Triangles - Second Tutorial


First of all, thanks for all the votes in the poll last week to help me pick which quilt top I’m going to make out of the first batch of triangles! There is still plenty of time to vote, as I will be revealing the winner at the end of the Triangles Series. So click here to cast your vote, if you haven’t already!

And now… this week’s main event! Welcome to the second how-to post in our Triangles Series! Today’s demonstration shows you a super slick method to make triangles which was new to me until very recently. Although it is a very easy method, it does require a special ruler, which looks like this:



Alrighty, let’s do this! Step-by-step instructions below:

1. Select Fabric

    Similar to the last method, you’ll need two fabrics to make your triangles. As always, let your creativity take you wherever feels good! You can see my selection in the picture above.

    2. Select Size

      For this method, you start out picking your strip size. I wanted to go smaller than my last demo to show a different look, so I started with 3.5 inch strips. NOTE: this is not the final size of your triangle square!!

      3. Cut Strips

        Once you’ve decided on your width, cut an equal number of strips out of both of your fabrics.  If you don't already have a rotary cutter, here is a great starter kit!

        4. Layer Your Strips

          Now that you have all your strips in both colors, layer one of each color on top of each other, with the fronts facing each other.

          5. Sew on Both Sides of the Strip

            Sew ¼ inch seams along each side of the strips, turning the strips into a tube.

            6. Align Your Ruler

              This is the trickiest step. When I first learned it, it was mind-bending. But once the technique clicked, it was a total life-changer!

              Grab your ruler and your tubes. You’ll want to align one of the lines on the ruler with your thread-line, keeping the tip of the ruler on the tube. Depending on the size of your tubes, the line you use for cutting your triangles will be different. I ended up with 4.5 inch making the most sense, because that’s where I could align the line with my seam and have the tip of the ruler still end up on my tube. If I moved it up a line, the tip would have hung off the fabric, and if I moved it back, I would have wasted a ton of fabric!

              7. Cut Triangles

                Once you’ve got your line picked out, go down the strip cutting triangles. For the first triangle, you’ll have to cut along both sides. After the first triangle, you’ll just align one side of the ruler against the previous edge, as well as aligning your selected ruler-line with your thread-line.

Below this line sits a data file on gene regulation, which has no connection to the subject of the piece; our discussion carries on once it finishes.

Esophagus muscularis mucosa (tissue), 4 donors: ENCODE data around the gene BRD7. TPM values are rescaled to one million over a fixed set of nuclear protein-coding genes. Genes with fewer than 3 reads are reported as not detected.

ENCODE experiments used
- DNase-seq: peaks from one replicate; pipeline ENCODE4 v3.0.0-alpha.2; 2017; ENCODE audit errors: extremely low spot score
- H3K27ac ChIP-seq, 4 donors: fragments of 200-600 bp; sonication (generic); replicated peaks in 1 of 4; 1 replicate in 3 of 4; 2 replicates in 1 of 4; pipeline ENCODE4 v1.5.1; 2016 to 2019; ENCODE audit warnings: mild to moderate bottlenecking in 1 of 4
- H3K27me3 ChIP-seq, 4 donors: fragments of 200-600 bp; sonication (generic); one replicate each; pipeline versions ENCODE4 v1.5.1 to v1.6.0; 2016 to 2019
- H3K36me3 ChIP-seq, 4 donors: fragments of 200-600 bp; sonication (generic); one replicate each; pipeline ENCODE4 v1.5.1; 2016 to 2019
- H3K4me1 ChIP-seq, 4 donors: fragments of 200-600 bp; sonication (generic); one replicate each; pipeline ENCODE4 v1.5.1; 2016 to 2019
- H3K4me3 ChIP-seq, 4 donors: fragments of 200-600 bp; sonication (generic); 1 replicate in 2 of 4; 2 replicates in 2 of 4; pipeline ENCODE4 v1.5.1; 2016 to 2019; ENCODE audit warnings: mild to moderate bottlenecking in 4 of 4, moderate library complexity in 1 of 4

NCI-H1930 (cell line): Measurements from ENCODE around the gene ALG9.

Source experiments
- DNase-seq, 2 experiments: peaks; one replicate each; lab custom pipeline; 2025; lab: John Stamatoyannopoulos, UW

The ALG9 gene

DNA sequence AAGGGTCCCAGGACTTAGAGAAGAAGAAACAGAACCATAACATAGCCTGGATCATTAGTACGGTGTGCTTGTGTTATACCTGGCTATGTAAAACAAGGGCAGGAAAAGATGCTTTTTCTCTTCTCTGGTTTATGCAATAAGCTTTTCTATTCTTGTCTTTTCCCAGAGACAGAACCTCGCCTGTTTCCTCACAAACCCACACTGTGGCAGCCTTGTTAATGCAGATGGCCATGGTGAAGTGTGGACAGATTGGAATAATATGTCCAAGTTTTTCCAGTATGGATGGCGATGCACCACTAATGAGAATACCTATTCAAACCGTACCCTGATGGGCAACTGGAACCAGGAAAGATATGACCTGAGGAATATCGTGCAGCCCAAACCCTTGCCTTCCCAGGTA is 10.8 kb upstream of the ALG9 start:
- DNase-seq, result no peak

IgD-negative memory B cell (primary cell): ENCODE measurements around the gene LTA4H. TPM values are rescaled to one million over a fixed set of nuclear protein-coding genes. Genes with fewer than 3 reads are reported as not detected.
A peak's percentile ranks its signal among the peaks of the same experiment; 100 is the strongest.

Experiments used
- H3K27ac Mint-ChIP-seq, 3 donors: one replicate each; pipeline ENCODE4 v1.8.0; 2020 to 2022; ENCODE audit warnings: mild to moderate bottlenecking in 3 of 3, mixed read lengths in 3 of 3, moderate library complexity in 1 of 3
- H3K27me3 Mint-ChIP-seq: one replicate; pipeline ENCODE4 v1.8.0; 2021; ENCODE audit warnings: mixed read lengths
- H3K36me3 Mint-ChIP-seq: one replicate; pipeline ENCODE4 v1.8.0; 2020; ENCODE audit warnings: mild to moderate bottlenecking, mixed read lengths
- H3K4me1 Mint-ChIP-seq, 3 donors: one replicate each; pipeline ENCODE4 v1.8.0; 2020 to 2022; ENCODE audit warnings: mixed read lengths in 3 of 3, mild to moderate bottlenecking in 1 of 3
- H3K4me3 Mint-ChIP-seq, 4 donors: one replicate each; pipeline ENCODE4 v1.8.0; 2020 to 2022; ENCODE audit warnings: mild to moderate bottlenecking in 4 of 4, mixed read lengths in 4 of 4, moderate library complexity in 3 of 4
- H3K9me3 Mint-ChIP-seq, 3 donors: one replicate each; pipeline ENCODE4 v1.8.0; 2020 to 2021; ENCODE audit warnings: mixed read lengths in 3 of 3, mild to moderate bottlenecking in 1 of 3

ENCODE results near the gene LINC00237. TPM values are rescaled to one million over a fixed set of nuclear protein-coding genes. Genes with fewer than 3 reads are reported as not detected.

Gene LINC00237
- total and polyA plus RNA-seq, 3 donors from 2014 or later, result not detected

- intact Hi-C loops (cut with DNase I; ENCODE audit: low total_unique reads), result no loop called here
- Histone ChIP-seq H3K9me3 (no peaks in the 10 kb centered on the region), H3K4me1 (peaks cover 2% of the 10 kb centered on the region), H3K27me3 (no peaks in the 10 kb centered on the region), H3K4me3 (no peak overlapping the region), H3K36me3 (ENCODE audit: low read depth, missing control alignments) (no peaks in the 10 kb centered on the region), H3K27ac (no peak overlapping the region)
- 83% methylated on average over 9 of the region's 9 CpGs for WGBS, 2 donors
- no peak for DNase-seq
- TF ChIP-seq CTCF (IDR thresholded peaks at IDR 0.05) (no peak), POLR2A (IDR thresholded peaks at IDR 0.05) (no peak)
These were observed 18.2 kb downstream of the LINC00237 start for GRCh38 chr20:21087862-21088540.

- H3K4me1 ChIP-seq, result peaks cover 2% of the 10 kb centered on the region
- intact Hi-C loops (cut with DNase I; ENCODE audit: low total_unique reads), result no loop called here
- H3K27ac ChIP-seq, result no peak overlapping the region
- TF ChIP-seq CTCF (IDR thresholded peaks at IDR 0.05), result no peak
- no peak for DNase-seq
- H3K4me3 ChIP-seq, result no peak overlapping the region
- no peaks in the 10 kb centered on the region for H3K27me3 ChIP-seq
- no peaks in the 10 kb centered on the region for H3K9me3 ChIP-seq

8. Open the Triangles

                  Depending on how things ended up aligning, the tips of your triangles may actually be sewed shut after cutting! Don’t fret - just yank them apart. You shouldn’t even need a seam-ripper!

                  9. Iron

                    I kid you not - you are now nearly finished. You have a pile of triangles that just need to be ironed! Same as the last method, just make sure you iron all the seams the same direction. If you have a light and a dark fabric, iron toward the dark.

                    10. Trim Edges

                      The last step is to cut off those pesky dangling edges! Grab your fabric scissors or your ruler + rotary cutter, and get trimming!

                      Now you have another stack of triangles, and you’re ready to make another quilt top! What do you think - was this method easier than the first? I kind of think so!

                      Next week I’ll show you some layouts I’m contemplating for this batch, and you can help me pick again. I look forward to seeing what you choose!

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                      • Carolyn Knees
                      Comments 5
                      • Cindy

                        How do you determine the width of the strips for the size square you need?

                      • Cindey Mingin
                        Cindey Mingin

                        The only reason I don’t like this method is because all edges are bias. I did try making these with the fabric strips cut on the bias so sides are more on grain. I was much happier with the results.

                      • Patti Seeman
                        Patti Seeman

                        Awesome technique! What size squares did you end up with? Is there a formula to use it you want a specific size?

                      • Karen K Ruch
                        Karen K Ruch

                        I liked this. thank you. I haven’t seen anyone sew both sides of strips. Very helpful. Thank you.

                      • cathy p
                        cathy p

                        I’ve seen lots of ways to make triangles, but never this one. Thanks for sharing.

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